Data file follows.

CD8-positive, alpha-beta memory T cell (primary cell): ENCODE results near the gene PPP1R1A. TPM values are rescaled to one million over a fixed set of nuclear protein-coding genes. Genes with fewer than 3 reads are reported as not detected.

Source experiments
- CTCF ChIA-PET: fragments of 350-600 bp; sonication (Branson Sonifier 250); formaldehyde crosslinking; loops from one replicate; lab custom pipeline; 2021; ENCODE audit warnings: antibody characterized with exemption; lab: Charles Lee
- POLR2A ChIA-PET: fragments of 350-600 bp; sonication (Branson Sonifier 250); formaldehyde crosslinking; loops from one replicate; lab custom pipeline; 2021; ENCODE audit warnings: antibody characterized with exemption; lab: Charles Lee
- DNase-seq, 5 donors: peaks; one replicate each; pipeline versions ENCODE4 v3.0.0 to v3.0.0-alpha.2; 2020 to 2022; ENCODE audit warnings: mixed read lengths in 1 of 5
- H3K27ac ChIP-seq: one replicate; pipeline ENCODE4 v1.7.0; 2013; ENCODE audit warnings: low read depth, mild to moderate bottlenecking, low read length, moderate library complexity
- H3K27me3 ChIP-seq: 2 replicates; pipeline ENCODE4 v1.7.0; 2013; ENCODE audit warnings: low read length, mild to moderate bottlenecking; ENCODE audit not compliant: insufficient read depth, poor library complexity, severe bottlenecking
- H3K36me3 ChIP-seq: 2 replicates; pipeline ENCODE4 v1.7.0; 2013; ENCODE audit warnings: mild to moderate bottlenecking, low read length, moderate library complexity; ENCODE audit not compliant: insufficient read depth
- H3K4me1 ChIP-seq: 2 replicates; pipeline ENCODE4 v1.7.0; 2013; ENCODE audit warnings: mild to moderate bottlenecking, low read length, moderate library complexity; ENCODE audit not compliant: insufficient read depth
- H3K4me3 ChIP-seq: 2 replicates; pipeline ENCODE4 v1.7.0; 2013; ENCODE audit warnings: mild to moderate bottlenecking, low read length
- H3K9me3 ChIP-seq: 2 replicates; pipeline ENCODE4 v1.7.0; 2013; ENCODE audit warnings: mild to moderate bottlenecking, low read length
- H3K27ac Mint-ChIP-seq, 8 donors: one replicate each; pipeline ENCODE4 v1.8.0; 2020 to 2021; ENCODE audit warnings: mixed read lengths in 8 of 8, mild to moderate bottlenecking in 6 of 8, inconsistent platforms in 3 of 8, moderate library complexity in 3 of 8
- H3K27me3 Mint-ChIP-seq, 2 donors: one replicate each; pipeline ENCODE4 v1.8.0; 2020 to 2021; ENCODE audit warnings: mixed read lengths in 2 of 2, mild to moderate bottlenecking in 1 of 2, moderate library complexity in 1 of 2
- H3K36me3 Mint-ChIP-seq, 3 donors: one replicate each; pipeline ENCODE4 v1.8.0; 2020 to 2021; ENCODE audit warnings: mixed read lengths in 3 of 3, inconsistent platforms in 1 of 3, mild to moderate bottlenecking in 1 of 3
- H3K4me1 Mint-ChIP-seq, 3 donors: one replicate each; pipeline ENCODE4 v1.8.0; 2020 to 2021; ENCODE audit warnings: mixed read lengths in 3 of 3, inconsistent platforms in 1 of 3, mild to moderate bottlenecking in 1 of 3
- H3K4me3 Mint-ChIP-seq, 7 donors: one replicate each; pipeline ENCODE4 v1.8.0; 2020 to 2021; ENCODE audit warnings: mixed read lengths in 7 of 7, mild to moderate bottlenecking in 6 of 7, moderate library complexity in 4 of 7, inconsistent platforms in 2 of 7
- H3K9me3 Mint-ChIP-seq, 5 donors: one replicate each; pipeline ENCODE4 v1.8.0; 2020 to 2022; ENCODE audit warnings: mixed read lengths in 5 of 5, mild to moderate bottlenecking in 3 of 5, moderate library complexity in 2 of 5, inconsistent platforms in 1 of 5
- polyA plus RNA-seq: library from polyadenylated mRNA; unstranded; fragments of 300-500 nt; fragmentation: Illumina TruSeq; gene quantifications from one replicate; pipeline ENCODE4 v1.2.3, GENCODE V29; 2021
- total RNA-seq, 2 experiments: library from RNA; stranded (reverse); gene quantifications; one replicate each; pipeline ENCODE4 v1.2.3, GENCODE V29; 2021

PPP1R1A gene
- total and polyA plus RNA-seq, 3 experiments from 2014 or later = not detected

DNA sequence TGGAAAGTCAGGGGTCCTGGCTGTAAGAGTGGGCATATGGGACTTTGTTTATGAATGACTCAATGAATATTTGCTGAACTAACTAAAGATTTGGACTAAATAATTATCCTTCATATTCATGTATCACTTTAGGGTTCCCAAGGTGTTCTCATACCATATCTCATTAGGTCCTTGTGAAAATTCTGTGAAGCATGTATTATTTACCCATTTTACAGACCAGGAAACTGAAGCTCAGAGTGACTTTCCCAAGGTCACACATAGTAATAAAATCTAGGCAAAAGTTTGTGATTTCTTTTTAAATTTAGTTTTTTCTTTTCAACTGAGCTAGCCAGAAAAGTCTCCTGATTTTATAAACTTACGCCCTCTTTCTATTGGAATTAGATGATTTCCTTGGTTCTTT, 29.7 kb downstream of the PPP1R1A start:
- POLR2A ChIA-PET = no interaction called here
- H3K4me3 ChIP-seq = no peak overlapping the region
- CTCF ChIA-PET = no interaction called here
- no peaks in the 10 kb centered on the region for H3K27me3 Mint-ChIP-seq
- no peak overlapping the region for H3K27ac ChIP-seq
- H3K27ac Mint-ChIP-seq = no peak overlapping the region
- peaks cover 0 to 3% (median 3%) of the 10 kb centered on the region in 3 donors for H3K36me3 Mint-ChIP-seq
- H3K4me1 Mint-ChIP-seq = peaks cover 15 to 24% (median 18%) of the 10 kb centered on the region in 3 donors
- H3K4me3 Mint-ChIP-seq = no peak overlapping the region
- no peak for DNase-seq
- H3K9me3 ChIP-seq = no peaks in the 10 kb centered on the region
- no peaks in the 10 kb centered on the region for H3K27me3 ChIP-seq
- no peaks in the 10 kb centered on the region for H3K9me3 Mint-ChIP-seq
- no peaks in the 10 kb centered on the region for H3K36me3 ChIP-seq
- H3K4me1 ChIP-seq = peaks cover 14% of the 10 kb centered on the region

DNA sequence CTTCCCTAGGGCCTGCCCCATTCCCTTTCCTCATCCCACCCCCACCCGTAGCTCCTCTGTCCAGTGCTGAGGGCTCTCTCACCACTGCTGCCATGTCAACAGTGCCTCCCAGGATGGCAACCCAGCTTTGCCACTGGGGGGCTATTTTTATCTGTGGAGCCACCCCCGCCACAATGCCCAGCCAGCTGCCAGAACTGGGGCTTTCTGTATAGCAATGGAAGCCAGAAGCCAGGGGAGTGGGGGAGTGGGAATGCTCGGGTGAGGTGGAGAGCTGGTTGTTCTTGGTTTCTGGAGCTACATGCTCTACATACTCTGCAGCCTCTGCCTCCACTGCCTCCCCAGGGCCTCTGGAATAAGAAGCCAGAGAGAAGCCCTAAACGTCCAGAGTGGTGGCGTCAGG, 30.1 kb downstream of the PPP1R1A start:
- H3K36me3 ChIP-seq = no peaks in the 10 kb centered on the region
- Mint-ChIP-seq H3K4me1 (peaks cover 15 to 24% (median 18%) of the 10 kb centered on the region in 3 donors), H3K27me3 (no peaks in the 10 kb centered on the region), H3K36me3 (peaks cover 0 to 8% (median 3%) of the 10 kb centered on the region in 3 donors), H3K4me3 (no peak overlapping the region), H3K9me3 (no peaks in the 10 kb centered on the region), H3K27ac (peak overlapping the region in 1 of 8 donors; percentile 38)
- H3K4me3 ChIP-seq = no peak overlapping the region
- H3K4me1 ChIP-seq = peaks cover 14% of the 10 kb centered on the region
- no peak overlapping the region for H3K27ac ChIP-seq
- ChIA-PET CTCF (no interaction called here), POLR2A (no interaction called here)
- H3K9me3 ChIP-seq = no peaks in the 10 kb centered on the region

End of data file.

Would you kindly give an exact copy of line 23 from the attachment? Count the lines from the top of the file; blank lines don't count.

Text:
- POLR2A ChIA-PET = no interaction called here